Nuke program parts unearthed in Baghdad back yard
Mike Boettcher,
David Ensor,
and producer Maria Fleet
Experts said the documents and pieces Obeidi gave the United States were the critical information and parts to restart a nuclear weapons program, and would have saved Saddam's regime several years and as much as hundreds of millions of dollars for research. David Albright, who was a U.N. nuclear weapons inspector in Iraq in the 1990s, said inspectors "understood that Iraq probably hid centrifuge documents, may have had components, and so it is very important that those items be found." ...Obeidi said he felt unsafe in Iraq after the U.S.-led invasion and that he was getting pressure from different corners of the country. He also said other Iraqi scientists were watching to see if he was safe after he cooperated with the U.S. government. Now that he and his family are safely out of Iraq, Obeidi said he believes other scientists would come forward with other components of Iraq's weapons program.
Iraqi uranium found but concerns remain
by Rob Edwards
16:56 23 June 03
On Thursday, IAEA inspectors will complete their first mission to Iraq since the war. But they have not been allowed by the US to check the safety and security of these radiation sources, which are used in hospitals and factories or kept in storage. Many of the sources contain potentially lethal amounts of caesium 137, cobalt 60 and other radioactive isotopes. If stolen, they could be combined with a conventional explosive to make a bomb that would contaminate a city centre. They could also pose a serious threat to public health if mislaid or mishandled. Looting has been repeatedly reported at the biggest radiation store, the Tuwaitha Nuclear Research Centre near Baghdad. Doctors in the area say they are seeing dozens of people every day with symptoms of radiation poisoning such as diarrhoea, rashes and nose bleeds... According to the IAEA director general, Mohamed ElBaradei, "most" of the uranium is accounted for, though he is still waiting for the final report from his inspectors. The material has been kept under IAEA seal since 1991 to prevent it from being manufactured into high-enriched uranium for atomic bombs.
Saddam's Bombmaker: France Helped Baghdad Get Nukes
Friday Jan. 24, 2002
According to Dr. Khidir Hamza, who ran Saddam's nuclear bombmaking program in the early 1990's, Iraq's Osirak nuclear reactor was built by the French. When the Israelis determined that the reactor's real purpose was to make nuclear weapons, they destroyed it in a 1981 bombing raid. "From the moment Osirak was hit we knew we had to try another method to get the bomb," Dr. Hamza told the Washington Times in Sept. 2002. The year before Dr. Hamza confirmed that the Osirak reactor was never intended to be anything but a nuclear bombmaking plant.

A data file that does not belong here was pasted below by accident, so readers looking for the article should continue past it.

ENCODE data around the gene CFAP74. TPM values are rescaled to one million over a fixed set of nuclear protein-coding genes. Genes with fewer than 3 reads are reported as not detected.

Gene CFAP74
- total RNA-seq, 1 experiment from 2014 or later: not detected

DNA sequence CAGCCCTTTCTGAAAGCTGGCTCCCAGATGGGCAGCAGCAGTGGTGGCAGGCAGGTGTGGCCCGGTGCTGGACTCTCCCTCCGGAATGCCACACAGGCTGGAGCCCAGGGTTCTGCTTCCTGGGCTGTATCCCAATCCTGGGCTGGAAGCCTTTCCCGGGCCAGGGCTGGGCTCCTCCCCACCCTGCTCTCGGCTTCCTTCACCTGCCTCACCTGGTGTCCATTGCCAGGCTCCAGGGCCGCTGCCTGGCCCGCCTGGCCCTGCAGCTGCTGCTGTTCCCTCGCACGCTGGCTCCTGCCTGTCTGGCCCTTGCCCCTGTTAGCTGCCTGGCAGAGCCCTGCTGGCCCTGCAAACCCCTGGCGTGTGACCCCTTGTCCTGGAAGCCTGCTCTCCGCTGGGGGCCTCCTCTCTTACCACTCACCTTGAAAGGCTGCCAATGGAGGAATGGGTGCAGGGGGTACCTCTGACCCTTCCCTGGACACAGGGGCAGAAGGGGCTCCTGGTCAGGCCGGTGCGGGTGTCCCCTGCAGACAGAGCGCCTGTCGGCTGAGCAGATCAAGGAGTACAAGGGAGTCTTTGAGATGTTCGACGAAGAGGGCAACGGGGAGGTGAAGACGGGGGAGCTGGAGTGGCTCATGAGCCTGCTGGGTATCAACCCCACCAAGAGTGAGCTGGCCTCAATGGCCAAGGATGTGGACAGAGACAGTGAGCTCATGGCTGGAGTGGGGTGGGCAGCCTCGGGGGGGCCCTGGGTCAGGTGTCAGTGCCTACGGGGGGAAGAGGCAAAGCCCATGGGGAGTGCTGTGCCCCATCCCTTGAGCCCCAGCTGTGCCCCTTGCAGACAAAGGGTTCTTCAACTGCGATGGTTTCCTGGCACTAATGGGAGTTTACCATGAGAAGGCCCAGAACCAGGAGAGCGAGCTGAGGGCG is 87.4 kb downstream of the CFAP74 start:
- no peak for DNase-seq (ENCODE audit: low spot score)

Saddams Bombmaker Saddam's Bombmaker
by Khidhir Hamza
with Jeff Stein

13 posted on 01/27/2005 11:12:46 PM PST by SunkenCiv (In the long run, there is only the short run.)
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To: MassRepublicanFlyersFan
When Miller mentioned the murdered until Hussein, 300,000-plus was the figure he cited, she said "That is not necessarily true."

The pinko terro-symp bitch who should be waterboarded until she STFU was correct in a fashion, but of course facing 180 degrees away from the truth. Dennis only refers to the bodies actually dug up or in known graves. The total number of Iraqis missing (i.e. "disappeared") under Saddam is 1.3 MILLION or more. That doesn't include those who died in the wars Saddam started, nor those who died due to his diversion of money for food and medicine to bribes, bombs and palaces.

14 posted on 01/27/2005 11:37:26 PM PST by Stultis
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To: Stultis
A scientist considered the father of Iraq's nuclear program said Thursday that his nation would have developed atomic weapons in the early 1990s had Saddam Hussein not ordered the invasion of Kuwait.

CORRECTED: his nation would have developed atomic weapons in the early 1990s had the United States not crushed Saddam Hussein's invasion of Kuwait.

Hey, you Liberal're welcome!

15 posted on 01/28/2005 5:33:32 AM PST by 50sDad ( ST3d - Star Trek Tri-D Chess!
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To: SmithL; endthematrix
A little more info on the scientist Jafar Dhia Jafar, though it comes from an article by Seymour Hersh, not exactly a guy known for accuracy or unbiased reporting, but he does occasionally give up useful material:

Not all the senior scientists are in captivity, however. Jafar Dhia Jafar, a British-educated physicist who coördinated Iraq’s efforts to make the bomb in the nineteen-eighties, and who had direct access to Saddam Hussein, fled Iraq in early April, before Baghdad fell, (* My note: If he wasn't involved in WMD recently, why'd he run?)

and, with the help of his brother, Hamid, the managing director of a large energy company, made his way to the United Arab Emirates.

(* My note: I wonder if this large oil company had anything to do with the Oil for Food scandal?)

According to Hersh: